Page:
These 5 Tiny Resume Mistakes Are Keeping You From Getting Hired
Writing a resume is time-consuming and, let’s face it, a bit of a chore, even for those who can string a few good words together on occasion. It’s never easy talking about yourself, or recounting all your life’s work (literally) in about a page. So, once you’re done writing, before you print out your CV or email it off to HR, take a minute to proofread it closely — very closely — for these common resume mistakes. It could just mean you save your application from hitting the trash, instead of the “to interview” pile.
1. Don’t Get Tense
The general rule of thumb is to use past tense for your previous employment and present tense to describe your duties at your current job. Alison Green, a.k.a. Ask a Manager, agrees, but notes you should watch out for duties that you used to perform at your current job, but don’t do any longer. You can describe those in past tense, too.
2. Be a Consistent Date
Make sure that you’re using the same conventions throughout your resume when it comes to date formats. If you use MM/DD/YYYY in one place and Month DD, YYYY in another, you’ll look sloppy. If you’re saying you’re detail-oriented, but you’re missing details like this, that won’t speak well to potential employers.
3. Watch Out for Possessiveness
As a pretty well-schooled English major, I take a lot of umbrage when I see a misplaced apostrophe out in the everyday world. Let’s all get it clear: When something belongs to something, use the apostrophe – like “the duck’s loud quack” – but when you’re describing a large amount of something, you don’t need that apostrophe – as in “a flock of ducks.” (The exception: our old friend its/it’s.)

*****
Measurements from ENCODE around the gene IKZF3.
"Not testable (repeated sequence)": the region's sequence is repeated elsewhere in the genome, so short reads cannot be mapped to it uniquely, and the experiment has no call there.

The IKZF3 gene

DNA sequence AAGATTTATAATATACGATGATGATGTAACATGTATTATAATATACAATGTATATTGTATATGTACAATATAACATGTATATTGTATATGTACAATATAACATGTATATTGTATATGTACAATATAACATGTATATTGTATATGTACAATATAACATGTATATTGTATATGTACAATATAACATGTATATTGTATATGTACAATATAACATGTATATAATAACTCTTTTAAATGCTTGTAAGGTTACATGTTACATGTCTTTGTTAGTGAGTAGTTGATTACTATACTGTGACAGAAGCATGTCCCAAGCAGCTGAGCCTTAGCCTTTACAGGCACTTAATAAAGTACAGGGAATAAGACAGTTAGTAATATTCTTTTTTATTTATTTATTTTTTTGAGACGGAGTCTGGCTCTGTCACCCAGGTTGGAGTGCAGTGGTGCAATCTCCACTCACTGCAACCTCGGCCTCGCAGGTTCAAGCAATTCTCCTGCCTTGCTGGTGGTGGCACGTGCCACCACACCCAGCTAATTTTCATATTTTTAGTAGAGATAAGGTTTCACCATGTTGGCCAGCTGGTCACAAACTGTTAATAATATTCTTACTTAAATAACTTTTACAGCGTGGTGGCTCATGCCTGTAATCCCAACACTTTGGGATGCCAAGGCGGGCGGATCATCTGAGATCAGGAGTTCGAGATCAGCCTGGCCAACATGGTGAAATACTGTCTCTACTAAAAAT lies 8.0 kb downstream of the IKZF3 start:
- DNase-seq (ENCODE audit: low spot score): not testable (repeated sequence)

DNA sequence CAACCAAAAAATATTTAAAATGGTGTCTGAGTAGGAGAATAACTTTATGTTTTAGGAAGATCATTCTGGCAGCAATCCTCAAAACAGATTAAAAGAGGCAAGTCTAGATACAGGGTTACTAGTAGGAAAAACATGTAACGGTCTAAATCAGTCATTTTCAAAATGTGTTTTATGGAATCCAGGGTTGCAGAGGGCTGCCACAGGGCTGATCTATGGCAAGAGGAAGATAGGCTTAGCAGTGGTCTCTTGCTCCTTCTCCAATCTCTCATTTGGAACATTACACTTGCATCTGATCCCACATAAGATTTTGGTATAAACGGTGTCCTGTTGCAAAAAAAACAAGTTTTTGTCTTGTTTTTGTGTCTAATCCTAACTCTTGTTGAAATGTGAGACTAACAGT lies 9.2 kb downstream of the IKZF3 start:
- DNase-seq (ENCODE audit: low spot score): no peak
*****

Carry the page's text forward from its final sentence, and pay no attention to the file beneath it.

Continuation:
4. Don’t Rely on Spellcheck
Confession: I’m a terrible speller. I consistently buzzed out of school spelling bees on the initial word. But even I know that word-processing software and its little squiggle lines can only do so much. A great way to catch these is to have a friend proofread your resume for you. They won’t autocorrect the wrong word like your brain might when you look over the resume. Watch out for these common spelling mistakes that you might have typed by accident. That squiggle won’t necessarily give them away:
- from – form
- their – there
- personal – personnel
- role – roll
- qualify – quality
- lead – led
5. Don’t Capitalize the Little Guys
Job titles can be tricky, especially when it comes to whether or not to capitalize them or not. In fact, you have to do a little thinking first before you make your decision. Are you talking about a “job title” or a “job description”? If it’s a job title, like “Vice President of Operations,” then it is indeed capitalized. If you’re describing duties done for the job, such as “I managed a staff of twenty-five writers,” then you don’t capitalize the title (in this case, “manager”).
With these tips, you should be able to write (or quickly revise) your resume, and make it sing “HIRE ME!” in no time!
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